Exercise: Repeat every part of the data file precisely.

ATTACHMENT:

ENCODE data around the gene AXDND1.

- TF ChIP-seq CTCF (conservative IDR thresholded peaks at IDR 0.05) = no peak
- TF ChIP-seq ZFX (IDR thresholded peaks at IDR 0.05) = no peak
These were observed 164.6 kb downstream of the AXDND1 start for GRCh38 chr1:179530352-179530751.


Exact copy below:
ENCODE data around the gene AXDND1.

- TF ChIP-seq CTCF (conservative IDR thresholded peaks at IDR 0.05) = no peak
- TF ChIP-seq ZFX (IDR thresholded peaks at IDR 0.05) = no peak
These were observed 164.6 kb downstream of the AXDND1 start for GRCh38 chr1:179530352-179530751.